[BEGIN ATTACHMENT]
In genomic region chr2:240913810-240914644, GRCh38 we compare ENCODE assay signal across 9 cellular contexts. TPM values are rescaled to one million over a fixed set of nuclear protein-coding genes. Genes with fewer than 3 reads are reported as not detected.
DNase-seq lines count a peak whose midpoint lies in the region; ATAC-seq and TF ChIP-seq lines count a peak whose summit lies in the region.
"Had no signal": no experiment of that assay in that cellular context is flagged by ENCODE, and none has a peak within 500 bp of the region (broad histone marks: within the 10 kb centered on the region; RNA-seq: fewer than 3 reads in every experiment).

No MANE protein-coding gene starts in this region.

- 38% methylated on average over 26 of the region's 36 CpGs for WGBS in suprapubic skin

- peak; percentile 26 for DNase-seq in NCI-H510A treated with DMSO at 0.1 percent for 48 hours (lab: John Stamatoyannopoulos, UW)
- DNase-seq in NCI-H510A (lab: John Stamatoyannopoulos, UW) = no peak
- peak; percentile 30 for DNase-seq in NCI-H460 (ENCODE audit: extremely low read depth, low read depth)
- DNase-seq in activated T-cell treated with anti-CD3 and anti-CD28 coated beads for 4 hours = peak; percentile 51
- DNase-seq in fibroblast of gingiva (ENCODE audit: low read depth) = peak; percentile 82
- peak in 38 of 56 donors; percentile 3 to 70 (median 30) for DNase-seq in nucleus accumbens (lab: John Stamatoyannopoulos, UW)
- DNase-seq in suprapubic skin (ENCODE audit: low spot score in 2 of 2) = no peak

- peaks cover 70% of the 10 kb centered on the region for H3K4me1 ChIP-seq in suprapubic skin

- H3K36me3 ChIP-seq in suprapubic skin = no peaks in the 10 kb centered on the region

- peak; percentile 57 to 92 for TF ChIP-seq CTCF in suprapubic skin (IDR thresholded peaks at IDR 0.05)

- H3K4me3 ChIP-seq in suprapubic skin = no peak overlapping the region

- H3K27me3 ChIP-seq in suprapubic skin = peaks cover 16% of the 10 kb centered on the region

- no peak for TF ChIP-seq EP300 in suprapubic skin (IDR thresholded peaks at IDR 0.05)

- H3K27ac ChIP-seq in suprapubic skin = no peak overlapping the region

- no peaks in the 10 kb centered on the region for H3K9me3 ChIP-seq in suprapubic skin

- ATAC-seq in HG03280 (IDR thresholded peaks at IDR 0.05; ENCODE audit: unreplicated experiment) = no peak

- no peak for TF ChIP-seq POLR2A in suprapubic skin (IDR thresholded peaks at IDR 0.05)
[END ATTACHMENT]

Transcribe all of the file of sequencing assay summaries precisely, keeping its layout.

In genomic region chr2:240913810-240914644, GRCh38 we compare ENCODE assay signal across 9 cellular contexts. TPM values are rescaled to one million over a fixed set of nuclear protein-coding genes. Genes with fewer than 3 reads are reported as not detected.
DNase-seq lines count a peak whose midpoint lies in the region; ATAC-seq and TF ChIP-seq lines count a peak whose summit lies in the region.
"Had no signal": no experiment of that assay in that cellular context is flagged by ENCODE, and none has a peak within 500 bp of the region (broad histone marks: within the 10 kb centered on the region; RNA-seq: fewer than 3 reads in every experiment).

No MANE protein-coding gene starts in this region.

- 38% methylated on average over 26 of the region's 36 CpGs for WGBS in suprapubic skin

- peak; percentile 26 for DNase-seq in NCI-H510A treated with DMSO at 0.1 percent for 48 hours (lab: John Stamatoyannopoulos, UW)
- DNase-seq in NCI-H510A (lab: John Stamatoyannopoulos, UW) = no peak
- peak; percentile 30 for DNase-seq in NCI-H460 (ENCODE audit: extremely low read depth, low read depth)
- DNase-seq in activated T-cell treated with anti-CD3 and anti-CD28 coated beads for 4 hours = peak; percentile 51
- DNase-seq in fibroblast of gingiva (ENCODE audit: low read depth) = peak; percentile 82
- peak in 38 of 56 donors; percentile 3 to 70 (median 30) for DNase-seq in nucleus accumbens (lab: John Stamatoyannopoulos, UW)
- DNase-seq in suprapubic skin (ENCODE audit: low spot score in 2 of 2) = no peak

- peaks cover 70% of the 10 kb centered on the region for H3K4me1 ChIP-seq in suprapubic skin

- H3K36me3 ChIP-seq in suprapubic skin = no peaks in the 10 kb centered on the region

- peak; percentile 57 to 92 for TF ChIP-seq CTCF in suprapubic skin (IDR thresholded peaks at IDR 0.05)

- H3K4me3 ChIP-seq in suprapubic skin = no peak overlapping the region

- H3K27me3 ChIP-seq in suprapubic skin = peaks cover 16% of the 10 kb centered on the region

- no peak for TF ChIP-seq EP300 in suprapubic skin (IDR thresholded peaks at IDR 0.05)

- H3K27ac ChIP-seq in suprapubic skin = no peak overlapping the region

- no peaks in the 10 kb centered on the region for H3K9me3 ChIP-seq in suprapubic skin

- ATAC-seq in HG03280 (IDR thresholded peaks at IDR 0.05; ENCODE audit: unreplicated experiment) = no peak

- no peak for TF ChIP-seq POLR2A in suprapubic skin (IDR thresholded peaks at IDR 0.05)